On Wednesday, the 8th of May 2019, Uber drivers of New York and London had started a cascade of multi-city strikes, protesting against a poor working condition and low-wage in contrast to traditional taxi drivers. Nevertheless, had the protests been successful, it would become more difficult for the loss-making Uber Technologies to fathom up a growth momentum and to convince its investors about the prospects of its profitability ahead of its Friday’s (May 10th) blockbuster stock market debut.
Over Wednesday’s protest, protestors were seen to be rallying over the roads of London and New York, however, according to multiple news agency reports, the number of protestors had been much thinner in contrast to another 2-hour protest last week over the roads of New York.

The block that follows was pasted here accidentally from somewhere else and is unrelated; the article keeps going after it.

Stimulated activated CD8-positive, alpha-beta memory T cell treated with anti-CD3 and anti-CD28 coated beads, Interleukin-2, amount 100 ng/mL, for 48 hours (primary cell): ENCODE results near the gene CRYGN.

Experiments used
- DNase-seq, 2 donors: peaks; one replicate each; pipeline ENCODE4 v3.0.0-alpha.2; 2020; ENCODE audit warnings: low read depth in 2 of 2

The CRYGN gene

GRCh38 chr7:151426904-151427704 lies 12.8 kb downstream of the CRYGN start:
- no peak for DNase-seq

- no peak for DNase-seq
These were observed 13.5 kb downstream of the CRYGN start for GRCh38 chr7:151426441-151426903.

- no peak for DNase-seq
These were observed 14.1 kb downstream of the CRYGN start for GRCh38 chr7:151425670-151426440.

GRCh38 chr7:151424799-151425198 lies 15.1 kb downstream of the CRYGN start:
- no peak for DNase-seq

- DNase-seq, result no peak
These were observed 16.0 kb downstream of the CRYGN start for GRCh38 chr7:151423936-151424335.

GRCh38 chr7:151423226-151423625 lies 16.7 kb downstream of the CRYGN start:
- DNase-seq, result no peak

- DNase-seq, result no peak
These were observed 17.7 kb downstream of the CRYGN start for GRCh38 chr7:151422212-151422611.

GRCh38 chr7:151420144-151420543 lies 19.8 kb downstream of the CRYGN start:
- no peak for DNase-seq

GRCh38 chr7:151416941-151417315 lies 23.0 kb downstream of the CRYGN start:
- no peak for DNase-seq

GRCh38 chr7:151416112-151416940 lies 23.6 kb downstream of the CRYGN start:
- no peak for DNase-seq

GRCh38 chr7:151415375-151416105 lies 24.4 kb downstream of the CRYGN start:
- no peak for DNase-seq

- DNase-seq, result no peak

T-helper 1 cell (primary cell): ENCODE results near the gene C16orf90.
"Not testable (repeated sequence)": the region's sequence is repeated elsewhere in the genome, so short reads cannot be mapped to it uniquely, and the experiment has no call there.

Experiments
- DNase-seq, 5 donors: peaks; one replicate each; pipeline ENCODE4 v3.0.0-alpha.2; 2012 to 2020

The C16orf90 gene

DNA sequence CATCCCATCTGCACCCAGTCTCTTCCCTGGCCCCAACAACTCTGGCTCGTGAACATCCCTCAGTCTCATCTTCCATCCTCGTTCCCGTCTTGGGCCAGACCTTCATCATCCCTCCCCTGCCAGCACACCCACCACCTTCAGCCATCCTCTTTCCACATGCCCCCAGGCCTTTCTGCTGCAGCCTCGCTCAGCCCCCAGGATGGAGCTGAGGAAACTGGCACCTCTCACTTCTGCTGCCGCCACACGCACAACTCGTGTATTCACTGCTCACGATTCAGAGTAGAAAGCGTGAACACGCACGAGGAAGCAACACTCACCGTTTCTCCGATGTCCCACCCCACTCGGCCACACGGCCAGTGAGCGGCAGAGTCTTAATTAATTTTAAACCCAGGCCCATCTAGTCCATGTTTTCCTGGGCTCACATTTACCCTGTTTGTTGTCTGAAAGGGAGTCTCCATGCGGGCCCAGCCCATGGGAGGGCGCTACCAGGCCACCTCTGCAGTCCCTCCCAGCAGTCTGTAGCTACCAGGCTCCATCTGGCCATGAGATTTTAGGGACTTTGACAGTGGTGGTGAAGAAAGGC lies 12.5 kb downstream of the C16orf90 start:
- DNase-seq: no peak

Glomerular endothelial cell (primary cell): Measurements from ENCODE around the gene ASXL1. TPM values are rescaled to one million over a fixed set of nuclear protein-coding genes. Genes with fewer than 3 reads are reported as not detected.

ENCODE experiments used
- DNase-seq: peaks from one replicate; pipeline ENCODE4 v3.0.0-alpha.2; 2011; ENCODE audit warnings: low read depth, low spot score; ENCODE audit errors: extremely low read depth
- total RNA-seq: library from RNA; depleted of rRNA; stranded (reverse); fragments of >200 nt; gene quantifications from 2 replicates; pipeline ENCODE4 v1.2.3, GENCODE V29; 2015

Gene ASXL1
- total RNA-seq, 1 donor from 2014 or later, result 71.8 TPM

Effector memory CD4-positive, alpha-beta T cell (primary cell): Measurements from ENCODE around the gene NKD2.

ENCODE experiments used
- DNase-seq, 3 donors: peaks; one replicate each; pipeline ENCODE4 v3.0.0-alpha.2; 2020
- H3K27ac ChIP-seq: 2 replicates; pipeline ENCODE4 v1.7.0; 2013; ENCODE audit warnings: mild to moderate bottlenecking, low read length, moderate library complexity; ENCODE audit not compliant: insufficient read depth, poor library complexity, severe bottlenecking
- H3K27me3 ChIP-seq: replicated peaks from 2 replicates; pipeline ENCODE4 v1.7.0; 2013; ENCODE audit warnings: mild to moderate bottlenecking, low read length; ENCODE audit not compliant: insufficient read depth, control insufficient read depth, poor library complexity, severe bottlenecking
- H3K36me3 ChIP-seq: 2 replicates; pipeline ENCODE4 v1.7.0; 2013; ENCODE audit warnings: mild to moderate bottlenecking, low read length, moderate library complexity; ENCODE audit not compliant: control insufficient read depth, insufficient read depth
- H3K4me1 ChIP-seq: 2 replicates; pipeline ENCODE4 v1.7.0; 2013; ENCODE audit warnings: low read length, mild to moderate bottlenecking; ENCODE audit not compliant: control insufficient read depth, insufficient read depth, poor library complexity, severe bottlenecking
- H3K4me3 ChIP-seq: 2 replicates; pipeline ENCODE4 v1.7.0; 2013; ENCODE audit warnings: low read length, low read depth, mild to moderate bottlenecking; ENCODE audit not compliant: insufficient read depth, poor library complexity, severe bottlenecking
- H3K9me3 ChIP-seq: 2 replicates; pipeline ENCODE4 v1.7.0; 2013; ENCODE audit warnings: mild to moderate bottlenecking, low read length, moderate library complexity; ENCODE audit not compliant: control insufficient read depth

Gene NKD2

Nevertheless, Drivers Union in United Kingdom had been quoted saying following the protest that the strike had been stronger-than-anticipate, while most of the Uber’s drivers were staying at home. While Uber drivers had been in a protest over the roads of New York on Wednesday (May 8th), echoing their voice, the leader of UK’s oppositional Labor Party, Jeremy Corbyn said, “Stand with these workers on strike today, across the UK and the world,” signaling that the ride-hailing ventures may have tougher times ahead on a British House of Commons controlled by its Labor party amid frequent discussions on Conservative PM May’s resignation.